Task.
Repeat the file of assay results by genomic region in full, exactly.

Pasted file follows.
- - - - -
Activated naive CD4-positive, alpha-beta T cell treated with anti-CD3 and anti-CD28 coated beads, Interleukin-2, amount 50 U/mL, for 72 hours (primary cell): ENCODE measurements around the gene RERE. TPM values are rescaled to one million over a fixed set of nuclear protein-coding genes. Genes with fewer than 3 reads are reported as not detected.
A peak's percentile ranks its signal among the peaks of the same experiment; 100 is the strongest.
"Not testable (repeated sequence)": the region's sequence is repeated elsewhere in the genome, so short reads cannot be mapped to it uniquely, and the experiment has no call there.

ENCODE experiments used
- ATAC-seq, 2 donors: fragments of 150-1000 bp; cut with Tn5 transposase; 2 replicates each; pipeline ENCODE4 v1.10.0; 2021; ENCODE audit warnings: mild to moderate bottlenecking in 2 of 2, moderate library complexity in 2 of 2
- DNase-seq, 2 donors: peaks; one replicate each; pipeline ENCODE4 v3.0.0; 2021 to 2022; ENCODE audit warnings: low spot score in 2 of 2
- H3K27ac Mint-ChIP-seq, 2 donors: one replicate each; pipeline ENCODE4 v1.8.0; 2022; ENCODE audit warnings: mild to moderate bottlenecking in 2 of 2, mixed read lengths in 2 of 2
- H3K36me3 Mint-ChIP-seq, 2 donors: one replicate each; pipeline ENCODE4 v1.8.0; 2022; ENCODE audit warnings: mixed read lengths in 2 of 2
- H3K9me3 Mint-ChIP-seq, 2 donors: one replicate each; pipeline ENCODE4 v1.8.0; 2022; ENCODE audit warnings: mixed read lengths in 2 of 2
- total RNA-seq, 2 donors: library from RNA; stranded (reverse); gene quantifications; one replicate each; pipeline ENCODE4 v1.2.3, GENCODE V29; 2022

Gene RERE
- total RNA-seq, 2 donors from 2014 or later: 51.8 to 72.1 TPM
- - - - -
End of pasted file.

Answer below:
Activated naive CD4-positive, alpha-beta T cell treated with anti-CD3 and anti-CD28 coated beads, Interleukin-2, amount 50 U/mL, for 72 hours (primary cell): ENCODE measurements around the gene RERE. TPM values are rescaled to one million over a fixed set of nuclear protein-coding genes. Genes with fewer than 3 reads are reported as not detected.
A peak's percentile ranks its signal among the peaks of the same experiment; 100 is the strongest.
"Not testable (repeated sequence)": the region's sequence is repeated elsewhere in the genome, so short reads cannot be mapped to it uniquely, and the experiment has no call there.

ENCODE experiments used
- ATAC-seq, 2 donors: fragments of 150-1000 bp; cut with Tn5 transposase; 2 replicates each; pipeline ENCODE4 v1.10.0; 2021; ENCODE audit warnings: mild to moderate bottlenecking in 2 of 2, moderate library complexity in 2 of 2
- DNase-seq, 2 donors: peaks; one replicate each; pipeline ENCODE4 v3.0.0; 2021 to 2022; ENCODE audit warnings: low spot score in 2 of 2
- H3K27ac Mint-ChIP-seq, 2 donors: one replicate each; pipeline ENCODE4 v1.8.0; 2022; ENCODE audit warnings: mild to moderate bottlenecking in 2 of 2, mixed read lengths in 2 of 2
- H3K36me3 Mint-ChIP-seq, 2 donors: one replicate each; pipeline ENCODE4 v1.8.0; 2022; ENCODE audit warnings: mixed read lengths in 2 of 2
- H3K9me3 Mint-ChIP-seq, 2 donors: one replicate each; pipeline ENCODE4 v1.8.0; 2022; ENCODE audit warnings: mixed read lengths in 2 of 2
- total RNA-seq, 2 donors: library from RNA; stranded (reverse); gene quantifications; one replicate each; pipeline ENCODE4 v1.2.3, GENCODE V29; 2022

Gene RERE
- total RNA-seq, 2 donors from 2014 or later: 51.8 to 72.1 TPM